Glacier’s rangers, naturalists, boat crews and saddle tour operators are probably asked more questions about the park’s flora and fauna than anything else. The “Best Wildlife” chapter includes a mammal checklist and tells you where to find marmots, deer, elk, bighorn sheep, moose and bears. The book includes appropriate warnings about Grizzly bears, suggesting that they be observed at a distance. “Best Birds” highlights ospreys, eagles and ptarmigans, among others.

Naturally, “Best Wildflowers” begins with beargrass. Leftridge notes that “It is a myth that bears rely on this lily to satisfy their diet. If you see beargrass’ tall stalks with missing flower heads, know that other animals, including rodents, elk and bighorn sheep, nibbled here.”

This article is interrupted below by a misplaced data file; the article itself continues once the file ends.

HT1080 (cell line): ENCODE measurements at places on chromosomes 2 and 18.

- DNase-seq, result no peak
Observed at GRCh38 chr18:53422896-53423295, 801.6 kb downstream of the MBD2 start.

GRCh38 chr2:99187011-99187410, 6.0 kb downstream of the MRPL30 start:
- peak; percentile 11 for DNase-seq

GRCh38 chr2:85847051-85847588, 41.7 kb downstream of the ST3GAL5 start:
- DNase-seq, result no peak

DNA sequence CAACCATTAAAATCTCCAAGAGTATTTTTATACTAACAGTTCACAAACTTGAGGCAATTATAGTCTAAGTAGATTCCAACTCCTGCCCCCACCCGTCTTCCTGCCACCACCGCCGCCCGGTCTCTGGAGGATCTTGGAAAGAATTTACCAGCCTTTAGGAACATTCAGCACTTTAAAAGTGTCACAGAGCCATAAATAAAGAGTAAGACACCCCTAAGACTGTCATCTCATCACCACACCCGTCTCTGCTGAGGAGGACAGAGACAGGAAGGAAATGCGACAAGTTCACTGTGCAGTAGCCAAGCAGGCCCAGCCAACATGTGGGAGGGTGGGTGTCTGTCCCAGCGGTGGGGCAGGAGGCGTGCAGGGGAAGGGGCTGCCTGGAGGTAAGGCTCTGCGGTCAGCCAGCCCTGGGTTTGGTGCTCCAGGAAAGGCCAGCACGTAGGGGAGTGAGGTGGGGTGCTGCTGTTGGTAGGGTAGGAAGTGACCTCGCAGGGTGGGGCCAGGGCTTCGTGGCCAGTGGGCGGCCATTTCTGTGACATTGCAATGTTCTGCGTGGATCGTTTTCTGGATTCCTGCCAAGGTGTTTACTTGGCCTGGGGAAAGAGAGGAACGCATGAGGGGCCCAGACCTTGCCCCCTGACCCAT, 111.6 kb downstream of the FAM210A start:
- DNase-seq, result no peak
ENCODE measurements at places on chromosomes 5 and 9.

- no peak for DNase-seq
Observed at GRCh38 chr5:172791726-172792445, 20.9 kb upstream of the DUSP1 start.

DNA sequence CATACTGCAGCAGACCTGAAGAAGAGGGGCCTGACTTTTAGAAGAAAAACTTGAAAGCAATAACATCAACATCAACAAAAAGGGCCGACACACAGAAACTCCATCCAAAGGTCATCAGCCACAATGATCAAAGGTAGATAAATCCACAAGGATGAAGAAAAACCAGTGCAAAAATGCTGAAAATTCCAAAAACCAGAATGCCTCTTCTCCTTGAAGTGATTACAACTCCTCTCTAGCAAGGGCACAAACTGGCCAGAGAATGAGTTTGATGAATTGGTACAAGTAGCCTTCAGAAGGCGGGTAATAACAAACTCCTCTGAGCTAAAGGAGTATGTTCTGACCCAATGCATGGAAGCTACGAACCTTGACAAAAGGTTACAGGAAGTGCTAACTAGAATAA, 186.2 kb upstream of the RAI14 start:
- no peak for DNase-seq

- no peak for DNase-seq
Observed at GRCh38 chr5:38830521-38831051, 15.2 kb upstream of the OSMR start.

According to the National Park Service, there are 1,400 plant species in Glacier. While “best” is a subjective term, this guidebook focuses on such popular and showy wildflowers as the Glacier Lily, Indian Paintbrush, Lupine and other visitor favorites.

Naturalist John Muir said Glacier National Park includes the “the best care-killing scenery on the continent” and suggested that visitors  “Give a month at least to this precious reserve. The time will not be taken from the sum of your life. Instead…it will make you truly immortal.”

Whether you have a month, a week or a only few days for the high country known as the Crown of the Continent, The Best of Glacier National Park is an excellent all-purpose, general guidebook for discovering everything to do and see when faced with thirty-seven named glaciers, 175 mountains, and 151 maintained trails of waiting memories.